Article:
There is a good deal about Mailer's writing.  "Why do I write?"  He has said: "Why did I start to write?  Because it was the only thing I was good at and I wanted to be more attractive to the girls." That's Mailer at his best, a little false modesty, a bit of a wink, and you know damn well he doesn't mean a word of it.  The critical failure of the novels he wrote after the phenomenal success of his first book left him seriously depressed.  He turned to journalism and non-fiction and in effect invented his own new genre for his reportage--History as a Novel/The Novel as History, creative non-fiction. He wrote about people and he wrote about events.  Eventually he returned to the novel, and once a again found acclaim. He won two Pulitzer Prizes and was still writing up to his death.  This is not a man who took his craft casually.

There is a good deal about his personal life.  His sexual peccadilloes are trotted out with gusto.  His brawls, both physical and intellectual, are itemized with special emphasis on the film of the fight with Torn and the contretemps with Gore Vidal on Dick Cavett's TV show.  His career as a political provocateur, from his anti-war activities to his race for mayor in New York, is illustrated.  He is shown in the context of the sweeping societal changes that were shaping the country in the latter half of the 20th century.  The major figures and events of the period, whether the presidency of LBJ or the emergence of Muhammad Ali, are always cited to provide the background needed to understand how the times helped to make the man.

There are touching moments.  Mailer looks back on a copy of his bar mitzvah speech. His wife Adele reads from a letter he sent from the Pacific during the war.  There are moments that make you cringe.  His wife describes the crude language he used where his mother was bound to hear.  There is film of screaming quarrels with his fourth wife.  He can be witty and urbane.  He can be gross and boorish, but he can never be boring, and neither can any decent documentary of his life.  Montegna hasn't merely brought the man to the screen, he has brought him to life.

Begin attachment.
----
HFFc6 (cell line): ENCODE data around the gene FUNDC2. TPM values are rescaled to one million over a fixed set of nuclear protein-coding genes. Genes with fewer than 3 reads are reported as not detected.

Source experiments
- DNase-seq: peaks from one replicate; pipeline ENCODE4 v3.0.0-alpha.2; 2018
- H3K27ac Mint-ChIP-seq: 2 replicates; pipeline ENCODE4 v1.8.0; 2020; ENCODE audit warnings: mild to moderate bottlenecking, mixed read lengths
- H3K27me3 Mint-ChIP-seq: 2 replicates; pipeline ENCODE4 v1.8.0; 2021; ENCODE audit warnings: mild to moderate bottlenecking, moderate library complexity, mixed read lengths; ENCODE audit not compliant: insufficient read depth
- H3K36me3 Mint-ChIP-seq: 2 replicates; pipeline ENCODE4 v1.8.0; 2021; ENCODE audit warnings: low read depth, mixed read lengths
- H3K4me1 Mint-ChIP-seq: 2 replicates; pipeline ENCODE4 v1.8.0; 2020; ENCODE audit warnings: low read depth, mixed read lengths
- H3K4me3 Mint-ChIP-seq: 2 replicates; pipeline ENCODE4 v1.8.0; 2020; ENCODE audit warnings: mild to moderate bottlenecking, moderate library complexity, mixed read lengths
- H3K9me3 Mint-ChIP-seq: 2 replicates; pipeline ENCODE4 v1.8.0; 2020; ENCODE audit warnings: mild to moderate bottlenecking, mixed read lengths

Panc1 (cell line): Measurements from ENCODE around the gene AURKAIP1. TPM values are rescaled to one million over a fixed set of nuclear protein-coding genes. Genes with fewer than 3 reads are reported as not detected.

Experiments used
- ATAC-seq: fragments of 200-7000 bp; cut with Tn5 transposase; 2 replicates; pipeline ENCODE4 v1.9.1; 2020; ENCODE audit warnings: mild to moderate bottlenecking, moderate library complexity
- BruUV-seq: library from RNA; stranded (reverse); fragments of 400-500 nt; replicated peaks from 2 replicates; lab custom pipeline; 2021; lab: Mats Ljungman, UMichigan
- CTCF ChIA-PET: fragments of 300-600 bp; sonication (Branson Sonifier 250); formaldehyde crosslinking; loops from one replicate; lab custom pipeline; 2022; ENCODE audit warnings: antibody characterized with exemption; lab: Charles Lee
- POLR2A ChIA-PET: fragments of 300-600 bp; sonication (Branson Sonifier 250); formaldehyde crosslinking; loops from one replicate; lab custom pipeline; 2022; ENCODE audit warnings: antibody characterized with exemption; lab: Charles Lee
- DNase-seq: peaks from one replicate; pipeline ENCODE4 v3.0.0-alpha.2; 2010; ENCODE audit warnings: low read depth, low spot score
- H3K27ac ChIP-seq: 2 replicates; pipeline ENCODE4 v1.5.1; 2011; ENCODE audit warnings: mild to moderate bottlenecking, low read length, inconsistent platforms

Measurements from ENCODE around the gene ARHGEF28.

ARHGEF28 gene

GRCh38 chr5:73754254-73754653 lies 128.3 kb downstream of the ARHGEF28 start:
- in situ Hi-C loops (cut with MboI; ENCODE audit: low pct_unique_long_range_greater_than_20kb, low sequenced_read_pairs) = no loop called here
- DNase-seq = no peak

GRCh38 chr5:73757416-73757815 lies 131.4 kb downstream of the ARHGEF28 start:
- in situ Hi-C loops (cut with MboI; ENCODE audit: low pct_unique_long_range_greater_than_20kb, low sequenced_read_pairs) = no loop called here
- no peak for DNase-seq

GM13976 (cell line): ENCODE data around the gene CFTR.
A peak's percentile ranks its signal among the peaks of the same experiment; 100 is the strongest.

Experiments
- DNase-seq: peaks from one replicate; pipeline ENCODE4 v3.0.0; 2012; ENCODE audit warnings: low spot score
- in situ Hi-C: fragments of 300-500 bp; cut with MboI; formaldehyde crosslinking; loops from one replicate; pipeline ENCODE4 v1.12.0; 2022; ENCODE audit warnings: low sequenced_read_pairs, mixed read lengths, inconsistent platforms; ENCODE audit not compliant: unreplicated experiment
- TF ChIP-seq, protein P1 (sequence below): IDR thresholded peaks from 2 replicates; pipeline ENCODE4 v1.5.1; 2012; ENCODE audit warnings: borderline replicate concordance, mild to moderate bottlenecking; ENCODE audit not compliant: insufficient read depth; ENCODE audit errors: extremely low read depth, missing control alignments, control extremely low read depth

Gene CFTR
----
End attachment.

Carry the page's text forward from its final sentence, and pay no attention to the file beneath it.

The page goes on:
Cinema Libre's DVD runs 85 minutes.  Bonus features include the film's trailer, a gallery of letters from Mailer to his wife Adele, and some further interview material with Mailer. 
This article was first published at Blogcritics

Thursday, May 10, 2012

Comedy Review: Reggie Watts: A Live at Central Park,

This article was first published at Blogcritics

Watching a comedian like Reggie Watt makes me feel like people of my age must have felt when they first heard the likes of Lenny Bruce or Andy Kauffman.  I mean if your idea of a comedian is Bob Hope or Jack Benny, what on earth are you going to make of these new voices, lauded and praised thought they be.  So along comes Comedy Central's CD/DVD set, Reggie Watts: A Live at Central Park, and I have to ask myself, am I the right person to review it?   I know that a lot of very bright people think of him as a major cutting edge talent.  I know that he as much praised for his musical talent as he is for his comic sensibility.  And I know that I am never quite sure that I get him.  I may find myself laughing at some of his bits, but when it comes right down to it, I'm not sure what's so funny about beat boxing nonsense syllables.

So having confessed my fears of inadequacy for the task at hand let me rush in where I ought fear to tread.   First, here are some of the basic facts about the new release. The set was recorded at Summerstage in Manhattan's Central Park on June 22, 2011.  The CD has 13 tracks.  The DVD has a selection of most of the same tracks plus added sketch sequences in which Watts' tries to determine if the Central Park performance is really a dream, or perhaps even a dream within a dream.  There will be a world premiere showing of I presume a censored version of the evening on Comedy Central on May 11, at 1:00am.  The CD/DVD combo will be released on May 15th.